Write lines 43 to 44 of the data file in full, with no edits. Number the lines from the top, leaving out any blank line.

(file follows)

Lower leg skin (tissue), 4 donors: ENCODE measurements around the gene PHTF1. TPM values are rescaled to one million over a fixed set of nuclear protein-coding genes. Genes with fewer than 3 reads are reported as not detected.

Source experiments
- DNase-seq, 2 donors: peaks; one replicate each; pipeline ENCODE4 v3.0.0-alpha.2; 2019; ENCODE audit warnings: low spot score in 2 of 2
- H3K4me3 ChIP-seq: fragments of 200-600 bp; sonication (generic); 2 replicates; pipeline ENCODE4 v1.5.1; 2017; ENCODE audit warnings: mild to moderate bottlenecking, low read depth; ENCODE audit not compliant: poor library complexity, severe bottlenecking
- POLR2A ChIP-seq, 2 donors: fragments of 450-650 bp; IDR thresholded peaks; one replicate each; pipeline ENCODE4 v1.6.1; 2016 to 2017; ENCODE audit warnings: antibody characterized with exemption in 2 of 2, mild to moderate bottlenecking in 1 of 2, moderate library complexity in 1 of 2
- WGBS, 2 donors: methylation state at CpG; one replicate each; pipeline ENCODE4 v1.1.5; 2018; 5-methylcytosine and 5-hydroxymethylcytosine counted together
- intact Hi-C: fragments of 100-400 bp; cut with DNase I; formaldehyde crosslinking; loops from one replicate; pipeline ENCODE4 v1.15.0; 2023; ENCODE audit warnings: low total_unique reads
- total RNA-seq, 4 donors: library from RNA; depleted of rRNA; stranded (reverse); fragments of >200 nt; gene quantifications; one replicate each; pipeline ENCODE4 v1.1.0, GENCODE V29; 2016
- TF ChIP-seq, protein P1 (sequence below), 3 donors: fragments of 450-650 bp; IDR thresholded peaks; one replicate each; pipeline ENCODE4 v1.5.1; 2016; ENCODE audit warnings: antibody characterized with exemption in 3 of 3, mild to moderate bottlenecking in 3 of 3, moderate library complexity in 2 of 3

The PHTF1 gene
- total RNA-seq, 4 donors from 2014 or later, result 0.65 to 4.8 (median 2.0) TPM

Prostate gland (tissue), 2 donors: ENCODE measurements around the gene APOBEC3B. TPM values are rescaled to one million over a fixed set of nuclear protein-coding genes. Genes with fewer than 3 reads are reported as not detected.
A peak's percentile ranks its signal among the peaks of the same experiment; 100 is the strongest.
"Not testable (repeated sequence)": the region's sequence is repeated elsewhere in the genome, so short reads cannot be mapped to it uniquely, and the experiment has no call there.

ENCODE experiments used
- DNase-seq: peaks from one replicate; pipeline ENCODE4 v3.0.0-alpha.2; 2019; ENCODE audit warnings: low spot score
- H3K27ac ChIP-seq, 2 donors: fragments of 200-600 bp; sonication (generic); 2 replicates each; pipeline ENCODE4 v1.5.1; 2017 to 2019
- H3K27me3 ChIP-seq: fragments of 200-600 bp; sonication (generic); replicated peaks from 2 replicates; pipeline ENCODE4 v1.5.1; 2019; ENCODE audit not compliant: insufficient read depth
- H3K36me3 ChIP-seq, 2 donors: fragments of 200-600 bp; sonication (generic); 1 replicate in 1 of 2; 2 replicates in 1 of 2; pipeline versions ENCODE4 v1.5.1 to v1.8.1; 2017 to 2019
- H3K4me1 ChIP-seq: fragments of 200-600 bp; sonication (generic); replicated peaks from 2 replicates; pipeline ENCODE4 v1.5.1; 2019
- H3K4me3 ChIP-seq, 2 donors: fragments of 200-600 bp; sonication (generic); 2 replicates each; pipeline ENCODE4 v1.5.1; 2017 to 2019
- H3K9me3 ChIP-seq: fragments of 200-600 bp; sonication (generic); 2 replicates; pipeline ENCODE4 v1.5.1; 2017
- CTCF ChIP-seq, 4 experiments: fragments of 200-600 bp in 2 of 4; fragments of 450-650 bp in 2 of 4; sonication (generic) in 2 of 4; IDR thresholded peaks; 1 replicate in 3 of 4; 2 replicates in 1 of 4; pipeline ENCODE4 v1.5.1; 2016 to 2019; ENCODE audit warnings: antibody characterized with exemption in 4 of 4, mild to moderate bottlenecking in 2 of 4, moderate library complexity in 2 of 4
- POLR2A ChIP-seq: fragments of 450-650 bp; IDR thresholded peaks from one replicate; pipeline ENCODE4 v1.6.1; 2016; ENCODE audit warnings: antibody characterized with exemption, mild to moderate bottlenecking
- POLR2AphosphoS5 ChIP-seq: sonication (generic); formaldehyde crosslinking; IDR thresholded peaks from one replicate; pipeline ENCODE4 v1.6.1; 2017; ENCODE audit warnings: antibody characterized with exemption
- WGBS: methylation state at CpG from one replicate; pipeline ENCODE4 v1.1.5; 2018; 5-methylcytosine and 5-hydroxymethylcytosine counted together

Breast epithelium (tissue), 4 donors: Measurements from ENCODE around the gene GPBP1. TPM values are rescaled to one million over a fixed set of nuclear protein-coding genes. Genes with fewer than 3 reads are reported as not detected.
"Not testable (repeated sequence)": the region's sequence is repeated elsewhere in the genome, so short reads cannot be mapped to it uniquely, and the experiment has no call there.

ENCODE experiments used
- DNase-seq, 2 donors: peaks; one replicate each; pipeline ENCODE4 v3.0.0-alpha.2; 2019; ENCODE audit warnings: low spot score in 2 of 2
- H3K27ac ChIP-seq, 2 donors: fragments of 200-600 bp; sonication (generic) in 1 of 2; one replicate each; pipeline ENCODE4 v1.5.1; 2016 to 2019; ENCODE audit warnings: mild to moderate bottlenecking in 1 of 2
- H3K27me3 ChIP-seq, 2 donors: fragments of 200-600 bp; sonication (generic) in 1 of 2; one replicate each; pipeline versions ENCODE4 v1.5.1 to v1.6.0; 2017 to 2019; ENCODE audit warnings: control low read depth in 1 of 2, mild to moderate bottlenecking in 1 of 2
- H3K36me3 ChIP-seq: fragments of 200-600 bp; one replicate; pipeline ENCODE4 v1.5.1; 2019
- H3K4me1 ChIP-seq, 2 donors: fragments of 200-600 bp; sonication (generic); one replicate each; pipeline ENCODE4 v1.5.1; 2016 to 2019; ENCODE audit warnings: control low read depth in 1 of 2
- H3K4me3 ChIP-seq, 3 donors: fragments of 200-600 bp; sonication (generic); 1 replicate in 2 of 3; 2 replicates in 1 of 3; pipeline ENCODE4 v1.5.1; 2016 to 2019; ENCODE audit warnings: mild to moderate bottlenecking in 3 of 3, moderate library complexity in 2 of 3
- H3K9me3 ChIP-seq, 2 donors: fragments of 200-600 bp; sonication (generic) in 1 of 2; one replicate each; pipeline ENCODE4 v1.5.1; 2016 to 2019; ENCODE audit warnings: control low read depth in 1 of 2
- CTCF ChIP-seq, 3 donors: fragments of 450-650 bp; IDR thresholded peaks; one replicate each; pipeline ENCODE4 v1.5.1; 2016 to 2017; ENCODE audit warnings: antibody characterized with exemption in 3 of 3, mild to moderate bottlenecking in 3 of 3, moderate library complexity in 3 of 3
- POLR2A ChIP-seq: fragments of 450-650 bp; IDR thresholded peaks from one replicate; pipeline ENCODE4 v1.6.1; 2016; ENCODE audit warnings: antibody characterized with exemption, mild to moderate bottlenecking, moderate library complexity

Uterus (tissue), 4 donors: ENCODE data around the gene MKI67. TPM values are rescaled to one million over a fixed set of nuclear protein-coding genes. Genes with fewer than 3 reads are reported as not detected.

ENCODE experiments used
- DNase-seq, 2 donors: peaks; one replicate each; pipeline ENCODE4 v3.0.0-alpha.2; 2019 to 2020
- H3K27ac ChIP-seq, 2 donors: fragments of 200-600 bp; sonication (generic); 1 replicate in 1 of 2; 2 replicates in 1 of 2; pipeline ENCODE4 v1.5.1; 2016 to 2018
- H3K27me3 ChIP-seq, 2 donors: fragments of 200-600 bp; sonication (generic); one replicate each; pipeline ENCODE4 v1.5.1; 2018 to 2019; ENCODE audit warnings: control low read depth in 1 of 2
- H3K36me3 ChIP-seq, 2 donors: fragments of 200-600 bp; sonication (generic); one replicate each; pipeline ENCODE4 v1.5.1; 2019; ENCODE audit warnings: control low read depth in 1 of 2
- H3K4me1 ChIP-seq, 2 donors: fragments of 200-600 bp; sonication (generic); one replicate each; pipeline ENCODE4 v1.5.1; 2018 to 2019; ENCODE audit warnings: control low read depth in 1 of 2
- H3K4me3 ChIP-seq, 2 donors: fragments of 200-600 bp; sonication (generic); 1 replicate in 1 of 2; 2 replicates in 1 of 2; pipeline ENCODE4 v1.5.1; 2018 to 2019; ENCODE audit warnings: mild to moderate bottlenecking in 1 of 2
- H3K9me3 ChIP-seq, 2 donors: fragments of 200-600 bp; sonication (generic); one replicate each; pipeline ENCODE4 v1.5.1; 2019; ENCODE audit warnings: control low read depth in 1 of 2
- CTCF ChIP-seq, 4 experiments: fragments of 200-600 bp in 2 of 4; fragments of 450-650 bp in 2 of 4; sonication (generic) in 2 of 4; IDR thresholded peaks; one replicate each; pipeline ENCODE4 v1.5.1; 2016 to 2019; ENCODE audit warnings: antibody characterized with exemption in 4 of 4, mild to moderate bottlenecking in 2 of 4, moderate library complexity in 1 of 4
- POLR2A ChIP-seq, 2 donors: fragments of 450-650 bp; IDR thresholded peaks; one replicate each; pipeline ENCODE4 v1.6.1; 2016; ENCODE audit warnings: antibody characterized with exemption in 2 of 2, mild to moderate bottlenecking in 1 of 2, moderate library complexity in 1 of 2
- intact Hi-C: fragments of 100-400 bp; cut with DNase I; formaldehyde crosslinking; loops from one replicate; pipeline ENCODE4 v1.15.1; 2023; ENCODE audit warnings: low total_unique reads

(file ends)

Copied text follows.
- H3K27me3 ChIP-seq, 2 donors: fragments of 200-600 bp; sonication (generic); one replicate each; pipeline ENCODE4 v1.5.1; 2018 to 2019; ENCODE audit warnings: control low read depth in 1 of 2
- H3K36me3 ChIP-seq, 2 donors: fragments of 200-600 bp; sonication (generic); one replicate each; pipeline ENCODE4 v1.5.1; 2019; ENCODE audit warnings: control low read depth in 1 of 2